When Judy and I married she had a little chrome-plated .25 automatic pistol that I often carried back in the days before permits. I suppose it gave me some comfort in knowing it was discreetly stuffed down in my right hip pocket with my handkerchief pushed down around it.
The truth is, I rarely thought about it even if a situation got “hairy”. I was always a fair hand at fisticuffs, at least the school yard discipline, and could also talk my way out of most situations. This story is about two of those situations and the nightmares that little weapon caused me.
When Judy and I first married we were both pretty strapped for cash, so we spent the first couple of years working our way out of the debt I created by maxing out a credit card on fuel for my ’78 Trans Am and other bad habits. The little .25 was one of my few luxuries and I spent a lot of time plinking cans and punching cardboard targets in the field next to the house.
I learned right away that the little caliber was not very effective at a distance of more than 10 to 15 yards. I learned to hold high on the target in order to punch the 10-ring! Basically, a .25 automatic is a “belly gun!” In other words, you use the gun as a last resort during a struggle and you stick the gun into the opponent’s gut and squeeze off a couple of rounds.
Even at that, you may just make him very mad!
I once had a friend who played drums in a rock band in local bars. He had gone out with a little gal he met there a time or two, but knew very little about her. One night on a “pause for a cause” for the band, he went out back for a smoke. That’s when the girl’s husband walked up to him and asked his name.
After telling the stranger his name, the man pulled a .25 and shot my friend in the groin area. My friend was 5’ 7” and only weighed 150 pounds soaking wet, but his upper body strength was tremendous for his size. I used to spot him on the bench while he pushed up 350 pounds!
The shock of the gunshot filled him with adrenaline and immediate rage. My friend beat his attacker so badly that even with a gunshot he got out of the hospital first!
It was along about this time that I began having a recurring dream where some “bad guy” was approaching me with a knife and I would start shooting at him, but the rounds kept hitting the ground in front of him. The best I could do was to put a round in the ground between his feet! I would wake up sweating and thinking about the little pea shooter of a gun I had.
I once went to the Tennessee Valley Fair in
The last ride of the day was on the “Bullet” which was a contraption that had two rocket-like cones mounted on the ends of two long arms that went around very fast while the rocket-like tubes rotated in the opposite direction. It was a “sick puppy” of a ride and if you stayed on too long you would soon lose your hotdogs!
Since we were among the few at the fair, the operator closed us in, turned on the rig, popped open his morning paper, and kicked back. It was not long before we wanted off but the guy was not paying us any attention.
I soon began yelling as we would fly by, only reaching him with about two words a pass. “H e y y o u!”
“T u r n t h is …d a m n t hi….h ey!
We were not communicating and I was getting sicker by the revolution! “I…have…a…gun…stop…this thing!” I yelled “gun” a few more revolutions and he finally looked up and stopped us just before I lost everything I had previously enjoyed.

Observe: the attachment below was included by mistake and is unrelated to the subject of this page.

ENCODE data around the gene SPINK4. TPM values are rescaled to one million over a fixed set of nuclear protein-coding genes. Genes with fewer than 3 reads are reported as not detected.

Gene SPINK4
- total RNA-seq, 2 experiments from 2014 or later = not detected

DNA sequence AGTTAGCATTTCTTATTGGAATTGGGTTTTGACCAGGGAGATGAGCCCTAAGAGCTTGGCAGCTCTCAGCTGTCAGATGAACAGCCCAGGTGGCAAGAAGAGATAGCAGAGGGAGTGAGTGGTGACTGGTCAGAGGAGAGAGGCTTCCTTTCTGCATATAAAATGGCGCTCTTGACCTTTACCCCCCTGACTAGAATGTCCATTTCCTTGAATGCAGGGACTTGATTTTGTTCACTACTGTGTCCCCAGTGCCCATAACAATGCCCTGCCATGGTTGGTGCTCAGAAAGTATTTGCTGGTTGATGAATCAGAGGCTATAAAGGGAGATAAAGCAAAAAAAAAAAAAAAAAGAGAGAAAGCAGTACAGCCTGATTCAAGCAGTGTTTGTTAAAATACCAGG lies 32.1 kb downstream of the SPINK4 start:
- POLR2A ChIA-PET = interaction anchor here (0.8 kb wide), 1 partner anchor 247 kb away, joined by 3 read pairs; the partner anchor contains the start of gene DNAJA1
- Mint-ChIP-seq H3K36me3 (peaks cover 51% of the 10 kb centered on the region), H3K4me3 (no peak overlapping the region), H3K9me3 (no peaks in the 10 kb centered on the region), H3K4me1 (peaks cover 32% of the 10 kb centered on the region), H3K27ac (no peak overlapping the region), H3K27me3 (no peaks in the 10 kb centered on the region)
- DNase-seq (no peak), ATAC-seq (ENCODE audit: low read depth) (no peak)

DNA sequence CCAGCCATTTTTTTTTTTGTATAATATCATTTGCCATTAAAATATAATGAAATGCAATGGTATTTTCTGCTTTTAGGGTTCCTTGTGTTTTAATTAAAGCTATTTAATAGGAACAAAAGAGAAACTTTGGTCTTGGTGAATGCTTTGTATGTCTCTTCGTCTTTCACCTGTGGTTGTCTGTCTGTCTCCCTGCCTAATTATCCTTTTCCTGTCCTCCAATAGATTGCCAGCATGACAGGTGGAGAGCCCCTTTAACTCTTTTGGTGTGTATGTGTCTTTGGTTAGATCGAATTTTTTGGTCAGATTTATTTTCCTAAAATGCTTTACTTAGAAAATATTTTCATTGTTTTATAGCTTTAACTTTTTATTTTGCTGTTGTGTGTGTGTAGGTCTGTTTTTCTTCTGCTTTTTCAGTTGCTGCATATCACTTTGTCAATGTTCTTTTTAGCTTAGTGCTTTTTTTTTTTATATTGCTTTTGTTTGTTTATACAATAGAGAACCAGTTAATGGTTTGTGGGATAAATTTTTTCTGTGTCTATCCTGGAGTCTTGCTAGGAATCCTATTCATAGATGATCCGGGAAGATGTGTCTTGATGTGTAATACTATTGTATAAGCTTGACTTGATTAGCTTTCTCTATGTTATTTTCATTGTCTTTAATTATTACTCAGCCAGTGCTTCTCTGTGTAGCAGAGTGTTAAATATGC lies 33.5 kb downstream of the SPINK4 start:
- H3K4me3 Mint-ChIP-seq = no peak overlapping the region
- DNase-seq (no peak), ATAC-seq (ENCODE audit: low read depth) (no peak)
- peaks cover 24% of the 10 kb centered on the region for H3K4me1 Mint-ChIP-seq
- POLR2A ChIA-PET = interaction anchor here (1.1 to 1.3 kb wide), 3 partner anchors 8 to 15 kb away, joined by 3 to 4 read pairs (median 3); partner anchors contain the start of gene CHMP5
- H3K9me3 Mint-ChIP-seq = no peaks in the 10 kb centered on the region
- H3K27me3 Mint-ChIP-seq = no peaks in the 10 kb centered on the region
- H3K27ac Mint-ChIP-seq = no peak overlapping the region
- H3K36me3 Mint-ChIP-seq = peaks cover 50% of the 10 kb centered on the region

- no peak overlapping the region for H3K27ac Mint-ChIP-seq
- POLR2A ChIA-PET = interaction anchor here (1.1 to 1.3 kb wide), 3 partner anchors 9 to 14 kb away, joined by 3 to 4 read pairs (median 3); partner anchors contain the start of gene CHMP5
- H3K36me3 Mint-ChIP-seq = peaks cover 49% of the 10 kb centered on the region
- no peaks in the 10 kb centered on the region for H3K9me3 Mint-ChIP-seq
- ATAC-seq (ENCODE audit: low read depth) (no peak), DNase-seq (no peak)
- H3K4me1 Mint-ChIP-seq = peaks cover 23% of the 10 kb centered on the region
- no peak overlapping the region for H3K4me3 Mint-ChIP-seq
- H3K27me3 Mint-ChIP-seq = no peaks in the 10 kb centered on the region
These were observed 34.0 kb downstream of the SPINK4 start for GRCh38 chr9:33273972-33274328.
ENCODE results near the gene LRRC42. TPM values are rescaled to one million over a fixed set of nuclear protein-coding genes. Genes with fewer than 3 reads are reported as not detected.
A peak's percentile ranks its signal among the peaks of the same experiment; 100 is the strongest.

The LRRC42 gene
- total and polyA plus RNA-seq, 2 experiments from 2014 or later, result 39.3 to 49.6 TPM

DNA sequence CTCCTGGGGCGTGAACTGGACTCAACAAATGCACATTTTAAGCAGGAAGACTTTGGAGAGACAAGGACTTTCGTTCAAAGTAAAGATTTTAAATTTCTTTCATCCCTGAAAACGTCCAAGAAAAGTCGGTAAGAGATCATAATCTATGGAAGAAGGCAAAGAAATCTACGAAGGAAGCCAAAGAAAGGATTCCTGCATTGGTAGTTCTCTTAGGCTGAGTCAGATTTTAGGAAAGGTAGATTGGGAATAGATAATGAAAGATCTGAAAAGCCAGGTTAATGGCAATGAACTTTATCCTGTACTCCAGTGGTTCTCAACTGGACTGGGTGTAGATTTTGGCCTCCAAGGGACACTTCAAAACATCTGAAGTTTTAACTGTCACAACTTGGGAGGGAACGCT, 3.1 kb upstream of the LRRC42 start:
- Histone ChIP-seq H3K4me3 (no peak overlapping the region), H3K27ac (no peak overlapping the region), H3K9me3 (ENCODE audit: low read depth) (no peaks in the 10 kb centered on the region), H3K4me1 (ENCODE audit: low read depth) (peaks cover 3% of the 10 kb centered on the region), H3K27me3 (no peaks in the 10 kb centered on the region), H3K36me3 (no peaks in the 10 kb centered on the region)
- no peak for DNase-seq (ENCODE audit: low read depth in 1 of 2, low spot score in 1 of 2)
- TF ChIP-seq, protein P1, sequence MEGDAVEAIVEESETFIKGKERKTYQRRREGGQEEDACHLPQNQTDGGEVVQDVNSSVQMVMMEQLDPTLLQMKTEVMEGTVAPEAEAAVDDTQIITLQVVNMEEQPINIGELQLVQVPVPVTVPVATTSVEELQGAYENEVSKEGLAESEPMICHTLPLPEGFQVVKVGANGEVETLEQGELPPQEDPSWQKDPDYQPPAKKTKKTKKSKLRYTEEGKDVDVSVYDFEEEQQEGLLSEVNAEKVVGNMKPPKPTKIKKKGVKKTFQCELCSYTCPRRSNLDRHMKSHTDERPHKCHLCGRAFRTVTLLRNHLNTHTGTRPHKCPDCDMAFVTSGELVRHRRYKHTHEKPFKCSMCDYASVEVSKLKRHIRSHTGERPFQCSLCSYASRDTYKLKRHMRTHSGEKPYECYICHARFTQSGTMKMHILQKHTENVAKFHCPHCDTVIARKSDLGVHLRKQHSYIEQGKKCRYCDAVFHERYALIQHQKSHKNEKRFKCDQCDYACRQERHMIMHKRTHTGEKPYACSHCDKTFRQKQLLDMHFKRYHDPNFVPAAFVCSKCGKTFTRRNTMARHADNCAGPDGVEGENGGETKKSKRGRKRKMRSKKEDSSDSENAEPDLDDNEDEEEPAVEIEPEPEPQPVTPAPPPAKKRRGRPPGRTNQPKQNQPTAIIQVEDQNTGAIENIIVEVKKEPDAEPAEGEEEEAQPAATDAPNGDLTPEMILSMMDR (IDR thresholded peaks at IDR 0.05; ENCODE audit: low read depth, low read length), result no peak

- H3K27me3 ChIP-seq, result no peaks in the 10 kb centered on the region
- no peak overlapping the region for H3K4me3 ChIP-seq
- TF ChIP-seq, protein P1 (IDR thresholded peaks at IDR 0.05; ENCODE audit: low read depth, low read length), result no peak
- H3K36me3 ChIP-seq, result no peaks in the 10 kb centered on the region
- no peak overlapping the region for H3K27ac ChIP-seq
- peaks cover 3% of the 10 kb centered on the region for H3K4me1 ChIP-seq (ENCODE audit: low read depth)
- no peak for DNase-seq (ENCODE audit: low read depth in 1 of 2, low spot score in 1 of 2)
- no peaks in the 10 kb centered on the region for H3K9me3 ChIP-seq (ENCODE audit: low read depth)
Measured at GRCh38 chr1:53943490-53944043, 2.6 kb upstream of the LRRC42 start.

I don’t know if the word “gun” did the trick or not, but I was too drunk and dizzy to have hit the broad side of a barn anyway!
Then there was a time I managed a country-rock band called “Chaparral!” I booked the band at “Rick’s” which was located near the Bayside Boat Dock in
There had also been a “Bass” sponsored fishing tournament that day and as we soon found out, our dates (wives) were the only women coming to Rick’s that night!
Not long into the first set a very large man, probably about the size of Jeff (FHB), approached the table where I sat with the women belonging to the band and asked my sister-in-law Linda, one of the Dragons, to dance. She shook her head no, and I noticed Noel, one of the Knights, look directly at me, still singing “Amanda,” and telling me with his eyes not to let that happen.
The big dude continued to insist Linda or someone dance with him. Obviously he was very drunk, and wanted to “cut a rug!”
I finally stood up and walked up to him and shouted over the band, “These ladies are with the band, and they don’t dance!”
“Well then,” he slurred, “By God, you’ll dance with me,” and immediately palmed my whole head with one hand! I noticed Noel out of the corner of my eye and he was getting very antsy and almost forgot a couple of words, but he stood his ground and waited to see what I would do.
A very calm, purely brilliant, thought came to me from somewhere. “Hey, did’ya catch any fish today?”
“Aw man, you should have seen it,” the man said, dropping his hand down to help the other one illustrate the length of the bass he had caught that day. “It was that long and weighed in at 8.7 pounds!”
“No kiddin’? Wha’ja use to catch it?”
“Aw man, you know, a big ol’ jelly worm, a big red’en!”
“That’s cool man, congratulations,” and we shook hands.
Thank God he forgot all about dancing as he stood and talked a little longer about “bass fishing,” then he just walked away and sat down at his table.
As I sat down, I felt the .25 in my pocket and that was the first time I had even thought about it. However, there is no doubt that as we danced into a struggle, I would have protected myself.
That night I had the .25 caliber nightmare again. The next Saturday I sold the gun at a gun show in